They set an example that wasn’t confined by the rules of what women were supposed to do back then, many of which still hang over us today. I’m thankful for that, and to the bonkers legacy I will strive to live up to.
Growing up, I was acutely aware that there was something unusual about my family. Sure, other people had the odd “mad aunt” or kooky uncle, but their eccentric behaviour wasn't making the headlines like my relations were.
Great-uncle Jack, a war hero and baronet, had taken up raving and spent his 85th birthday “dancing to the boom boom music” in Space club in Ibiza. The local news crews couldn't get enough of his antics and he became somewhat of a celebrity in Ireland and even had a night club named “Sir Jack’s" in his honour.
Then there was great-uncle Desmond, a prominent ufologist whose book, The Flying Saucers Have Landed, became a bestseller and was translated into 50 languages. And don't let's forget great-uncle Lionel, who gained fame in various documentaries for his ambitious attempts to catch the Loch Ness Monster.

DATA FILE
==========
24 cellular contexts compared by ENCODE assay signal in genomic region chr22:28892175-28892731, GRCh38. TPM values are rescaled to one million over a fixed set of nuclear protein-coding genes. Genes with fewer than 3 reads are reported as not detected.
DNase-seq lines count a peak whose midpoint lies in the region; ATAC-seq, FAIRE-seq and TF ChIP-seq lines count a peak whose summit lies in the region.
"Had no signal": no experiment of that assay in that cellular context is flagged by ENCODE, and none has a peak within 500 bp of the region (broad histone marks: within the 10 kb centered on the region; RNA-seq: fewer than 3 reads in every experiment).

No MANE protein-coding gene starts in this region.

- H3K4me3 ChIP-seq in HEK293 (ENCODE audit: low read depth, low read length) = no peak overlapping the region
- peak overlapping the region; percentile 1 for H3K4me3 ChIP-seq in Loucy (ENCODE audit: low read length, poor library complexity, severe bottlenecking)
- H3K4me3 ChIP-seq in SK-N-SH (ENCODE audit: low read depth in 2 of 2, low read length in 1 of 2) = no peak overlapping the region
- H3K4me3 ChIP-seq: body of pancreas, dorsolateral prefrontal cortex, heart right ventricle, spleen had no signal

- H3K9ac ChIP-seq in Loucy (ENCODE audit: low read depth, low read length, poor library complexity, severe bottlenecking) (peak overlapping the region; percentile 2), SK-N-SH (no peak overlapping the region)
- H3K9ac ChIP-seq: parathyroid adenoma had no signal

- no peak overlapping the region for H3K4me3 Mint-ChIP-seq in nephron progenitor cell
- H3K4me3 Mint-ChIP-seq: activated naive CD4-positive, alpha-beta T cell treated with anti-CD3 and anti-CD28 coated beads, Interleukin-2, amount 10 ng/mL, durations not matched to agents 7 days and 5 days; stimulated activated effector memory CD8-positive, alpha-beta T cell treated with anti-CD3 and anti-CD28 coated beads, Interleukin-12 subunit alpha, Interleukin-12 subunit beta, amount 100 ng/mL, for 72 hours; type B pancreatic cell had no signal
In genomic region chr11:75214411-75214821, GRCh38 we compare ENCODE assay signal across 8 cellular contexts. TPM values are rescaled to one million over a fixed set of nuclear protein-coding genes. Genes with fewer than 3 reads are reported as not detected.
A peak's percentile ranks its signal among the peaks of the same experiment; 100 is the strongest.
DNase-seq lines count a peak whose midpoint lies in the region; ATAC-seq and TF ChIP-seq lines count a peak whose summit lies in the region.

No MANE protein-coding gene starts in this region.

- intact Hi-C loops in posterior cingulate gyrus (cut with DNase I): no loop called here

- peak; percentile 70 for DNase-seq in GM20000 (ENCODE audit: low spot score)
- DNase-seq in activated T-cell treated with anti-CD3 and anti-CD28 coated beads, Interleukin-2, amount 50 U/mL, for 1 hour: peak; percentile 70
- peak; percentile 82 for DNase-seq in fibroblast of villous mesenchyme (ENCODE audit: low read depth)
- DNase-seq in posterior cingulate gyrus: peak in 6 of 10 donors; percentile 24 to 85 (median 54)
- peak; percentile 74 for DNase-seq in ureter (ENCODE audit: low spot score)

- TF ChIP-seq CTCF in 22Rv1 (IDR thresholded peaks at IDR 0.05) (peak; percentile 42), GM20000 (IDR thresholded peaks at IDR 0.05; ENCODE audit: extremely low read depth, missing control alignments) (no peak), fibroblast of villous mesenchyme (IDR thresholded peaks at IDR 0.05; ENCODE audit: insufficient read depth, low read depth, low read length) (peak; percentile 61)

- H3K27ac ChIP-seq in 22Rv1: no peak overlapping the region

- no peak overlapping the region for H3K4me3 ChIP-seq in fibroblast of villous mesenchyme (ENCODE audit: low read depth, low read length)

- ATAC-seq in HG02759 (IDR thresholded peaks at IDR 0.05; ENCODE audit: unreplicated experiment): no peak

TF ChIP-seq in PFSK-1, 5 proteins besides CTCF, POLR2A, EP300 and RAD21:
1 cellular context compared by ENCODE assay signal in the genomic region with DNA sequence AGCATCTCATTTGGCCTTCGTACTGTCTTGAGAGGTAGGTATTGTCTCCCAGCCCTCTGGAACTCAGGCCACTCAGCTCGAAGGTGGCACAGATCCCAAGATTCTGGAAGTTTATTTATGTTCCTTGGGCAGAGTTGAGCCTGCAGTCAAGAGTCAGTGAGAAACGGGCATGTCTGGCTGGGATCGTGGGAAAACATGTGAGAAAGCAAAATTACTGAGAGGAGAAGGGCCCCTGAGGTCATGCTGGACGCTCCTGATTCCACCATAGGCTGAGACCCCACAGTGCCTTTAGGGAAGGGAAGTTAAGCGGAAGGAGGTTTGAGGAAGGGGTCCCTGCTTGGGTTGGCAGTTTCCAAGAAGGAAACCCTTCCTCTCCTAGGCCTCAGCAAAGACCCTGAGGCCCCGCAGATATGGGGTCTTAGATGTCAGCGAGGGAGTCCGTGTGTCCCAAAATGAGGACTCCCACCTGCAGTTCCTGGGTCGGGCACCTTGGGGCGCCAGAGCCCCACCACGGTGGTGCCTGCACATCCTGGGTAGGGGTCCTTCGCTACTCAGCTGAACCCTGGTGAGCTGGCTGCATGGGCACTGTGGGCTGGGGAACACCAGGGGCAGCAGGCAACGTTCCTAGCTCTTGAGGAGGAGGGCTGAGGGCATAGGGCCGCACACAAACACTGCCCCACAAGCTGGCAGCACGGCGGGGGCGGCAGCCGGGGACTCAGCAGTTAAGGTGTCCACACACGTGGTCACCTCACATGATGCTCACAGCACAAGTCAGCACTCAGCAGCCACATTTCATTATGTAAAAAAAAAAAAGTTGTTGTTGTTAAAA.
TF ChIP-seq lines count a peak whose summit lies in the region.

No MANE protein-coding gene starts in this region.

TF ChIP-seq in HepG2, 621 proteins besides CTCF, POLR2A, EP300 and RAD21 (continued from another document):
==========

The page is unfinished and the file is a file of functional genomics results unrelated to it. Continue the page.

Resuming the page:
Then, in the middle of this mad bunch of men, was my grandmother, Anita Leslie.
Anita was the only daughter of an Irish aristocrat, so convention of the time dictated that she should attend finishing school and then head to London to find a husband. But, being a Leslie, this didn't quite go to plan. After being shipped off to Paris to be “finished”, she ran off to live in a cafe, earning a living sitting for artists by day and dancing by night. She wasn't going to let the men of the family be the only ones to do what they liked.